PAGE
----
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Religious activity

Religious activity in the outdoor public spaces of the University (i.e. Red Square or campus pathways) that does not disrupt safety or student learning is permitted.


The Constitution of the State of Washington is clear in its limitations on the relationship of publicly supported schools to religious activities:

Article I, Section 2: “…No public money or property shall be appropriated for or applied to any religious establishment…”

Article IX, Section 4: “All schools maintained or supported wholly or in part by the public funds shall be forever free from sectarian influence and control.”

The Washington State Supreme Court has clearly indicated that the adjective “religious,” as used in these constitutional provisions, applies to activities which are nonsectarian or nondenominational, as well as those which are sectarian or denominational.

The prohibition against the use of public money for “religious worship, exercise, or instruction” applies to indirect as well as direct use of such funds.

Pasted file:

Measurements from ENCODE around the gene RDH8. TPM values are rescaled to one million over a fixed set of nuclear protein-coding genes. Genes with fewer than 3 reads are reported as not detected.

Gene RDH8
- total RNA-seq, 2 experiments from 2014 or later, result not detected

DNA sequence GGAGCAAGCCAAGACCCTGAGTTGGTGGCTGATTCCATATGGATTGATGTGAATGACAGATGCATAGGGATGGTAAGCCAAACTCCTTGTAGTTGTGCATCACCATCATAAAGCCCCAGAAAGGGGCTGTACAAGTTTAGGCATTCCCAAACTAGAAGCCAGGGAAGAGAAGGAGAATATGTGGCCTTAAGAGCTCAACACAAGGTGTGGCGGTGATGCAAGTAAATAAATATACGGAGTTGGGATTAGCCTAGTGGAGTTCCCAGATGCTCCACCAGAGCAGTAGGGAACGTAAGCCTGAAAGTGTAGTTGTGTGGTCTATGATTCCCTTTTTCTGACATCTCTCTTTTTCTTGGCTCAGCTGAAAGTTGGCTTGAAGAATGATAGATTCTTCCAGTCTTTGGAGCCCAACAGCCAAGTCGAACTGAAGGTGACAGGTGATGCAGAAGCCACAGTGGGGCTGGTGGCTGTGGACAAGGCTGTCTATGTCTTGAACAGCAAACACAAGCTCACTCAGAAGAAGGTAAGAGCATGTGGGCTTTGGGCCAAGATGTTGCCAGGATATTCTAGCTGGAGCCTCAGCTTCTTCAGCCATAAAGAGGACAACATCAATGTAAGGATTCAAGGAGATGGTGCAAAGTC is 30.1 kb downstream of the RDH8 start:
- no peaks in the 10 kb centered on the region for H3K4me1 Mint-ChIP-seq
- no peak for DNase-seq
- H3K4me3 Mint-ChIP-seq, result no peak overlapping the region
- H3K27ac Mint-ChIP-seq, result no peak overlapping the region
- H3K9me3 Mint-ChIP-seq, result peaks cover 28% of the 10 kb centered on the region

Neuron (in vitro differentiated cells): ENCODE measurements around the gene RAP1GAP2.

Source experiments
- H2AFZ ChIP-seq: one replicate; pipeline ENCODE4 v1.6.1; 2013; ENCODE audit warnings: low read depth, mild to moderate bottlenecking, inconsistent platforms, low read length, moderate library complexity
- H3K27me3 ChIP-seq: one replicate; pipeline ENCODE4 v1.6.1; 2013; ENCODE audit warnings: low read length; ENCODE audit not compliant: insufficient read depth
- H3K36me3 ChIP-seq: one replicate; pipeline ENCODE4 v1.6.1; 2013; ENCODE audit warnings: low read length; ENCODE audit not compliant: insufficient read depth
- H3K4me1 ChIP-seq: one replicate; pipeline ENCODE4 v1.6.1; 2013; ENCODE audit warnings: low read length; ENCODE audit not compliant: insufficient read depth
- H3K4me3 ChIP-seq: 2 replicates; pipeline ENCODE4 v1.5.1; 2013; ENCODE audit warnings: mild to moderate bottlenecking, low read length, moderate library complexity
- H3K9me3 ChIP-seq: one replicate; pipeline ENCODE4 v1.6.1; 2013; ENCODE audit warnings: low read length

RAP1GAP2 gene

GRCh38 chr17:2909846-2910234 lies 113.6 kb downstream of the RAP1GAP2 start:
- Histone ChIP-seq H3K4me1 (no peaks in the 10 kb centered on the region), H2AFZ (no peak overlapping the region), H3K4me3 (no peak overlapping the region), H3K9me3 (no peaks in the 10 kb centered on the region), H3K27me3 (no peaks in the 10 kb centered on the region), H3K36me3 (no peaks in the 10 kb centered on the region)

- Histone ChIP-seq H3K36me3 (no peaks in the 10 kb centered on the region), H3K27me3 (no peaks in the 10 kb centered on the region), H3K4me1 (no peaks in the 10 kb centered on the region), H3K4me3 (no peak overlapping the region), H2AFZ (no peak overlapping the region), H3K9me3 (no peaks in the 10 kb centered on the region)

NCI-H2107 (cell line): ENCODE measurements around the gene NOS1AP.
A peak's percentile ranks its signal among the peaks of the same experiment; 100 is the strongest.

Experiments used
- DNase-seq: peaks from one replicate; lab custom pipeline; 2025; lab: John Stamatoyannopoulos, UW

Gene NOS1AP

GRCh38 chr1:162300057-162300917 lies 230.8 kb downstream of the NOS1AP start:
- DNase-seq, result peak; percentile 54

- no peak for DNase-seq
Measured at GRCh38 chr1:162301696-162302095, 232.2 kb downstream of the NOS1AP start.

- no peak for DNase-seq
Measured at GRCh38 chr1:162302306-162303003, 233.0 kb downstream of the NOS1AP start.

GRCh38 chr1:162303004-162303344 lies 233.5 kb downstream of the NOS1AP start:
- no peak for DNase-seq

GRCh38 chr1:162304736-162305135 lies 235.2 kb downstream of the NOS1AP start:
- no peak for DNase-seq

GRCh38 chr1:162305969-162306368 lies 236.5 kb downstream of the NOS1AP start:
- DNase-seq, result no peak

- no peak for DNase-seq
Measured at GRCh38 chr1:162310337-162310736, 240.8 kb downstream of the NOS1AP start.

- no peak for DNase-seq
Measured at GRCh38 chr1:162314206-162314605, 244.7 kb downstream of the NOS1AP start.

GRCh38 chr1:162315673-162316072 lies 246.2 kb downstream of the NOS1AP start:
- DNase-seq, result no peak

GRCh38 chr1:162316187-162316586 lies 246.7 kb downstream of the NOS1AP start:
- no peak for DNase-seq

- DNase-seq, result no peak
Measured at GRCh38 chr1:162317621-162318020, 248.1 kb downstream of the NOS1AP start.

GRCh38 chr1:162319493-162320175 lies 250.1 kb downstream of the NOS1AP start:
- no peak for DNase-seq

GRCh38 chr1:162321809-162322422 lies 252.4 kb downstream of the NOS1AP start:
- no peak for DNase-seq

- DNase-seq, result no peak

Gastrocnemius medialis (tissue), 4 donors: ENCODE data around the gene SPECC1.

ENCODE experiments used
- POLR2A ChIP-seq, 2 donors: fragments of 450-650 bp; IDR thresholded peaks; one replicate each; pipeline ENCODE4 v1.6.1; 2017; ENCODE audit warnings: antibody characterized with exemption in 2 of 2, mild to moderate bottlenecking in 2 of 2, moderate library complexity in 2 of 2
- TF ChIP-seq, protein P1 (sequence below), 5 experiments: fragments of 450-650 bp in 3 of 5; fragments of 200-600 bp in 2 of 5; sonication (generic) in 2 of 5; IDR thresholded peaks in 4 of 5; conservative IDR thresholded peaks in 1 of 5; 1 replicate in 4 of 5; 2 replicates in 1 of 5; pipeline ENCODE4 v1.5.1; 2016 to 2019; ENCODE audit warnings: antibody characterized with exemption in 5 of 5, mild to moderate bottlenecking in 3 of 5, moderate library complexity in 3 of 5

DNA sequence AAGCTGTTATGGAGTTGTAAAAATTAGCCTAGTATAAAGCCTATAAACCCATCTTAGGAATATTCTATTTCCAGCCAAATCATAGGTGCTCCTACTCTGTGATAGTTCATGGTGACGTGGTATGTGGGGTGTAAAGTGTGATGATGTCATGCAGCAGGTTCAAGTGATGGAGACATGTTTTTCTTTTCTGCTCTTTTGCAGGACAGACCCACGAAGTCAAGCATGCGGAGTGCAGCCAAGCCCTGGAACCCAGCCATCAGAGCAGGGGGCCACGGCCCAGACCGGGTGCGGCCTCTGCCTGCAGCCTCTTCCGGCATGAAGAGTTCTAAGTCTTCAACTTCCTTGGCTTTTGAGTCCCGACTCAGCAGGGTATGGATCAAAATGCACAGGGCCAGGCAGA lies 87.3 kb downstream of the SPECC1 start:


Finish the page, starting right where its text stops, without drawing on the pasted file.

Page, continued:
Interpretation of limitations

While the limitations are clear, the extent of the limitations is subject to individual judgment and opinion, especially as it relates to the definition of activities which constitute “religious worship, exercise, and instruction.”

Religious instruction is defined to include any effort to persuade or influence a person to adopt a particular religious belief.

The Washington State Supreme Court has determined that in order for religious activities not to fall within the category of worship, exercise, and/or instruction, they must be “taught in a completely objective manner; have no effect on religious beliefs; …not be slanted towards any particular theological or religious point of view; …not indoctrinate anyone; …not enter into the realm of belief or faith; and …not be taught from a religious point of view.”

In other words, groups or individuals may speak about religion, but they may not speak for religion.

What this means to facility users

  1. ASUW, GPSS or other state funds cannot be used in support of religious activities or programs.
  2. Facilities can, however, be made available for religious activity including worship as long as the group is charged a rate consistent with its status (student organization, off-campus, etc.).
  3. Use of facilities for religious purposes can be reviewed and limited if such activity is determined to be dominating the facility (excluding others). Any such determination requires compilation and legal advice.